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People with type 2 diabetes often have undiagnosed advanced fibrosis and cirrhosis, a new study suggests (1).
Researchers at Pontificia Universidad Católica de Chile, Santiago, studied 145 type 2 patients (median age 60, mean BMI 29.6 kg/m2 and mean diabetes duration 7.6 years).
There was a high rate of liver steatosis (63.9%), advanced fibrosis assessed by NAFLD fibrosis score (12.8%) and evidence of liver cirrhosis assessed by MRI (6.0%). In a multivariate analysis GGT > 82 IU/L and no alcohol intake were independently associated to advanced fibrosis.
A literature review suggested that metformin may improve the survival of diabetic patients with liver cancer (2).
The reviewers, from Central South University, Changsha, China, found 11 studies involving 3,452 liver cancer patients. Metformin use was associated with better survival (hazard ratio 0.59) of liver cancer patients, and the beneficial effect persisted (hazard ratio 0.64) when the population was restricted to diabetic liver cancer patients. Adjusting for age, etiology, index of tumour severity and treatment of liver cancer, the association between metformin use and better survival of liver cancer patients was stable. Pooled hazard ratios ranged from 0.47 to 0.57.
The reviewers warned that the results should be interpreted with caution because of possible residual confounding.
1. High prevalence of undiagnosed liver cirrhosis and advanced fibrosis in type 2 diabetic patients. Arab JP, Barrera F, Gallego C et al. Ann Hepatol. 2016 Sep-Oct;15(5):721-8
2. Metformin use improves survival of diabetic liver cancer patients: systematic review and meta-analysis. Ma SJ, Zheng YX, Zhou PC et al. Oncotarget. 2016 Aug 2 [Epub ahead of print]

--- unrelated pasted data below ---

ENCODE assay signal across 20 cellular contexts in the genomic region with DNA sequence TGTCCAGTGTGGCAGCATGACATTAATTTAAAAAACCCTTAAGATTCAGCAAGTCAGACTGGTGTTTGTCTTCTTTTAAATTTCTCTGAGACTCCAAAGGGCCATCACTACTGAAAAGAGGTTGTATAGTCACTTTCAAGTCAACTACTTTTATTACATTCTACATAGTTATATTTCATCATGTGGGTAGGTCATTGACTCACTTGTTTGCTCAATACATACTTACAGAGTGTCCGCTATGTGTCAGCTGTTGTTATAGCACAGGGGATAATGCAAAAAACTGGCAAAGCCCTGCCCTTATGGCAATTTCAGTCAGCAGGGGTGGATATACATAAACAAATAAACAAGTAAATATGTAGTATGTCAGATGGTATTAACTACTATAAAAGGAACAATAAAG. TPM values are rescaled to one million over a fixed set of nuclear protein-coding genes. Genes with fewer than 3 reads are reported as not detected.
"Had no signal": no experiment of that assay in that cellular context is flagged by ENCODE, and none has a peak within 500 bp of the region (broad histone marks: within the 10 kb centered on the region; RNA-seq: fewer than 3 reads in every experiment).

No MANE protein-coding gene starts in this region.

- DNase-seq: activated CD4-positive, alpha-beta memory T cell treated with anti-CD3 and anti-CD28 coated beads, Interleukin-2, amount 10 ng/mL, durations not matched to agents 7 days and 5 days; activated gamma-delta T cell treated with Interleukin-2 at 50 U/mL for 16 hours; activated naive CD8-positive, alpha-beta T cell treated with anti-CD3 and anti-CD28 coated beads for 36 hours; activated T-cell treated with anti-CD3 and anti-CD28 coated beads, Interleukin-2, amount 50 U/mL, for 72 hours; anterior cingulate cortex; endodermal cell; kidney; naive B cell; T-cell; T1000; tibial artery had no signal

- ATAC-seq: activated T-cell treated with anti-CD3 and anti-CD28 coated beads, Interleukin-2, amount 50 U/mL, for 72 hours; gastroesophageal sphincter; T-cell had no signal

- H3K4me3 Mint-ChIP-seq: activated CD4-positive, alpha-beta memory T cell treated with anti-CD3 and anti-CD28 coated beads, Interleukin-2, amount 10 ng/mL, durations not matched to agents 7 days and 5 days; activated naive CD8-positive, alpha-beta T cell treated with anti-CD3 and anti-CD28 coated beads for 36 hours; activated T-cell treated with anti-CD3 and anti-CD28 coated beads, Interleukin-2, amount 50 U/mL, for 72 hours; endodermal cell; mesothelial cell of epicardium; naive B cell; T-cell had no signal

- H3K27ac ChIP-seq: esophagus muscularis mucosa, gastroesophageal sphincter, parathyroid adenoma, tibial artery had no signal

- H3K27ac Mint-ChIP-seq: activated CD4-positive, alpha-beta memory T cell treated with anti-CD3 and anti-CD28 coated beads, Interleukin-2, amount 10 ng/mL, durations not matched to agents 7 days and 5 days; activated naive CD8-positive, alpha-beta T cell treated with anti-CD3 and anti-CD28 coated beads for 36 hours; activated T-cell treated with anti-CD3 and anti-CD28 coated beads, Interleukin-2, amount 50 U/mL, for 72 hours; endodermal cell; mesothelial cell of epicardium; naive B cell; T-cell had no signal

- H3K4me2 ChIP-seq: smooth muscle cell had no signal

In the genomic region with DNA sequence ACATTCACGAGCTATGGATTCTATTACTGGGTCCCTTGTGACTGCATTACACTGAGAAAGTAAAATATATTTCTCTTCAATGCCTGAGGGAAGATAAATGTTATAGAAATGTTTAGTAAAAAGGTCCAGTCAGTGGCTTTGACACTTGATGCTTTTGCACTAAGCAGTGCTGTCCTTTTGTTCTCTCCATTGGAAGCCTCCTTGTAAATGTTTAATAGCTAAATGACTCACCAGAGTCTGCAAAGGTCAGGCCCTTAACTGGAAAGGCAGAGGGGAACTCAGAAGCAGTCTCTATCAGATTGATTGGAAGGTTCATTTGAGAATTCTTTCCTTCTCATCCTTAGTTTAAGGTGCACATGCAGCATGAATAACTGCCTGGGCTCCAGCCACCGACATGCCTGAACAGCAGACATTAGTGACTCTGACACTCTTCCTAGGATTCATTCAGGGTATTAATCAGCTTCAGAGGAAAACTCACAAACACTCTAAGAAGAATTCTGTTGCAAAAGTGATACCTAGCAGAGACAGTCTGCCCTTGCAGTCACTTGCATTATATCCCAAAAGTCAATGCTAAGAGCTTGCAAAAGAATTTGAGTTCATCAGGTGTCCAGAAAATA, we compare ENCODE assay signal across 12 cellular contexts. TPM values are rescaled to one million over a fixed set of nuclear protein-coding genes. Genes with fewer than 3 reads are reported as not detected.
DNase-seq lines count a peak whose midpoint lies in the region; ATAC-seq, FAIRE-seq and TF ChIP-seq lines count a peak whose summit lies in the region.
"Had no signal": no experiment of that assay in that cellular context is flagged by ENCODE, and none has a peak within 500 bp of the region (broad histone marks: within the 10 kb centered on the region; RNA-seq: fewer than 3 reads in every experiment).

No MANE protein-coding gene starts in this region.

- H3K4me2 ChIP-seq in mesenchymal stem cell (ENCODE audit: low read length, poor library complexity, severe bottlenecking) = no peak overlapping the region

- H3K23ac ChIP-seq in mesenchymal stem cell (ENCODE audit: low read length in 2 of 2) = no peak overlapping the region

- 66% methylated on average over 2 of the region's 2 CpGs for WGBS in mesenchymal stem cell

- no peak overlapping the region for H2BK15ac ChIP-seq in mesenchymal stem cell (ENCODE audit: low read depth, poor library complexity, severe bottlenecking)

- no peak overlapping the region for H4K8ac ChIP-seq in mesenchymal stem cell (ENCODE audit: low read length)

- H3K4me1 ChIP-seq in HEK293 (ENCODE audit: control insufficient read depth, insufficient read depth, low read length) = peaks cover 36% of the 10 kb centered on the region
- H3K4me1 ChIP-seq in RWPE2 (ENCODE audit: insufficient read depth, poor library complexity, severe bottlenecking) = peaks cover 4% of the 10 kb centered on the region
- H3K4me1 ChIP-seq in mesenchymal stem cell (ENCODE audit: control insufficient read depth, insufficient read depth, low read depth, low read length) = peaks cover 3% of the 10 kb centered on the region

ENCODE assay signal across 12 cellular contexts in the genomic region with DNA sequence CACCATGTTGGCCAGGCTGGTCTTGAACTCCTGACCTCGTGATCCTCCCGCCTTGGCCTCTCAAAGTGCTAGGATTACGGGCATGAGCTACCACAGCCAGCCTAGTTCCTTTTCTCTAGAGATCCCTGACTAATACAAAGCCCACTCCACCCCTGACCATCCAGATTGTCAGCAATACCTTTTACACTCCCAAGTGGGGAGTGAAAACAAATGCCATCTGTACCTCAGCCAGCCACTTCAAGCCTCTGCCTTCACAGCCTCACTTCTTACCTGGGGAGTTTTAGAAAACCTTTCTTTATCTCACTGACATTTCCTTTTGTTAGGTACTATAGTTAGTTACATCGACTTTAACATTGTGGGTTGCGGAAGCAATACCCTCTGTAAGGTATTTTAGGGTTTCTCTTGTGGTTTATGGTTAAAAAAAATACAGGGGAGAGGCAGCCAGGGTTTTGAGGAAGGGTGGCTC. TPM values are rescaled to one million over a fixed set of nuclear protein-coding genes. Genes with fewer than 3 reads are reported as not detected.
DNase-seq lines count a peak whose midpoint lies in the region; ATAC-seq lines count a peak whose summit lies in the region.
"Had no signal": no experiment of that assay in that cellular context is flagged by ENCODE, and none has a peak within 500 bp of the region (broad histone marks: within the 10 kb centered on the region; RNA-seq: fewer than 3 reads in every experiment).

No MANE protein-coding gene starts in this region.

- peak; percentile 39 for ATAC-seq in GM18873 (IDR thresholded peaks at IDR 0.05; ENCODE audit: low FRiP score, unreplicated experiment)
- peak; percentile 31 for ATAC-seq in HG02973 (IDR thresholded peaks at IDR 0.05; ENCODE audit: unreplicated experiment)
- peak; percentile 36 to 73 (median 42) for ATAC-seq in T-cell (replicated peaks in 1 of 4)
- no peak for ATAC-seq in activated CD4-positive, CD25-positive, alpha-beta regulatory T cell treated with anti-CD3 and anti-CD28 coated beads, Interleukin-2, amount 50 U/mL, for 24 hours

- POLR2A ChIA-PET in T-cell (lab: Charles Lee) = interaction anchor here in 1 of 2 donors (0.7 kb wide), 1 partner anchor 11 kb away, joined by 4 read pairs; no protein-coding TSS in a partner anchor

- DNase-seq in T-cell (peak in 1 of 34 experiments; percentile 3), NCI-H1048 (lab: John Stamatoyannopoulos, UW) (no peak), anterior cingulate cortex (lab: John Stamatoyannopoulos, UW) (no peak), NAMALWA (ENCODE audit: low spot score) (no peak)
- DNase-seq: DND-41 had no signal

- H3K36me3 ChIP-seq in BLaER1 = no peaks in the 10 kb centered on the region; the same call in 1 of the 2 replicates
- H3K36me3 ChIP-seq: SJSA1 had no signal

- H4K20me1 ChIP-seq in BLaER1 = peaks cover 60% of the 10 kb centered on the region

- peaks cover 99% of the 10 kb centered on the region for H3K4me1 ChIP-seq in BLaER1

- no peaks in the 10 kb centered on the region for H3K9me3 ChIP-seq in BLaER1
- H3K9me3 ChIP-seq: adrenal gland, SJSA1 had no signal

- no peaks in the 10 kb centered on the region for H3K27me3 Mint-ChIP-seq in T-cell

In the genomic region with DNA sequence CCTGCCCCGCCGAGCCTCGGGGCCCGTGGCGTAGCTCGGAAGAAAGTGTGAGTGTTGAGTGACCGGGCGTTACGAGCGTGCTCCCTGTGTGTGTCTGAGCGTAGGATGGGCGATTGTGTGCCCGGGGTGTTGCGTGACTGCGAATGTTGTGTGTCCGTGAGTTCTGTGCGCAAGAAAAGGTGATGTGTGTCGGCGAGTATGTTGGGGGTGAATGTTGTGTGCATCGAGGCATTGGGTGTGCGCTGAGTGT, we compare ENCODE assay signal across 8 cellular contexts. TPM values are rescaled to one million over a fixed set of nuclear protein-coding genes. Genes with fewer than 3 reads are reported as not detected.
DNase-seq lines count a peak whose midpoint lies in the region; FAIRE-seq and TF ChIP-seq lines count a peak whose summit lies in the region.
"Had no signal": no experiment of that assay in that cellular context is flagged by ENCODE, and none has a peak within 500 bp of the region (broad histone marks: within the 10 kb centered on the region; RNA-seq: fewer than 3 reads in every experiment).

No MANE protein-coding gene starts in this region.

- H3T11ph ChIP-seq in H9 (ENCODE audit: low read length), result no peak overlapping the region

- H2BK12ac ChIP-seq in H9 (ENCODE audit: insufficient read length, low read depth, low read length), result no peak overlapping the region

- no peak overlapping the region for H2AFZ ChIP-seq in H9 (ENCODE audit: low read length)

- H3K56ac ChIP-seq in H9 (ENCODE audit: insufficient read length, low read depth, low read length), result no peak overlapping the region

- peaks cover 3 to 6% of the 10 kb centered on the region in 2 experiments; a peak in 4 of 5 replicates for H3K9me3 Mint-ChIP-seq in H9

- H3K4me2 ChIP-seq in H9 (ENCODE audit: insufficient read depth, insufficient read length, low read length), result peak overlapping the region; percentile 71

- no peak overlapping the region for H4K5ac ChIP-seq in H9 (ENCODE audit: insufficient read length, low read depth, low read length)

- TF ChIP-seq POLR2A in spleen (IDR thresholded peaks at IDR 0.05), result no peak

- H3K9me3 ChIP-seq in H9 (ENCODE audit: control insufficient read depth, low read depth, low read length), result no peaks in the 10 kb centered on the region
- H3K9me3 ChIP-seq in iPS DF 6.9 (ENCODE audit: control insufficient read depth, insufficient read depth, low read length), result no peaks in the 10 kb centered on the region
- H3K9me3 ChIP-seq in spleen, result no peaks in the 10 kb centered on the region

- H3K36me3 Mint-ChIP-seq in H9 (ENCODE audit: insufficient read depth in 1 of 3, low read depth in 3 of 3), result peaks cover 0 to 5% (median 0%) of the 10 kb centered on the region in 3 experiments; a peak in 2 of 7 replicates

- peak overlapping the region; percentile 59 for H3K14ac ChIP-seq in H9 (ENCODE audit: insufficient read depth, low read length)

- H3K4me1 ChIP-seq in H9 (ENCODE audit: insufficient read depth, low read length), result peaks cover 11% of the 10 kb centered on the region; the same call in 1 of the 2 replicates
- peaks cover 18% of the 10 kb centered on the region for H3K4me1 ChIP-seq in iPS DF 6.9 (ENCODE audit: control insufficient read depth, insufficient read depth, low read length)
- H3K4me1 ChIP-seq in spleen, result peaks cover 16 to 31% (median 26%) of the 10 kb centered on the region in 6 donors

Many patients with liver disease use complementary and alternative medicines (CAMs) despite some being potentially hepatotoxic, often don’t tell their healthcare providers.
These were the findings of researchers at Duke University School of Medicine who analysed data from the 2012 [US] National Health Interview Survey. Of 647 adults with liver disease, 41% reported using CAMs in the prior year, compared with 33% of adults without liver disease. The most common modality was herbs and supplements (23%), and 3% of respondents reported consumption of a potentially hepatotoxic substance in the previous 30 days. Only a small proportion of CAM therapies were used specifically for liver disease, with milk thistle being the most common. Among respondents with liver disease, CAMs were used more commonly for anxiety or depression, fatigue, and substance use. The majority believed that these therapies improved health. Nearly one-third of therapies were not reported to healthcare providers, mostly because they don’t ask.
Complementary and alternative medicine use in United States adults with liver disease. Henson JB, Brown CL, Chow SC et al. J Clin Gastroenterol. 2016 Jul 29. [Epub ahead of print]
A new study has identified the risk factors for, and clinical characteristics of, depressive states induced by pegylated interferon (PegIFN) therapies for HCV
In this Japanese multicentre study, 69 people with HCV who received PegIFN therapy were evaluated before treatment, using the Neuroticism-Extraversion-Openness Five-Factor Inventory and the List of Threatening Events Questionnaire. The Beck Depression Inventory (BDI) was also evaluated at baseline, two to four weeks after initiating therapy, and every four weeks thereafter.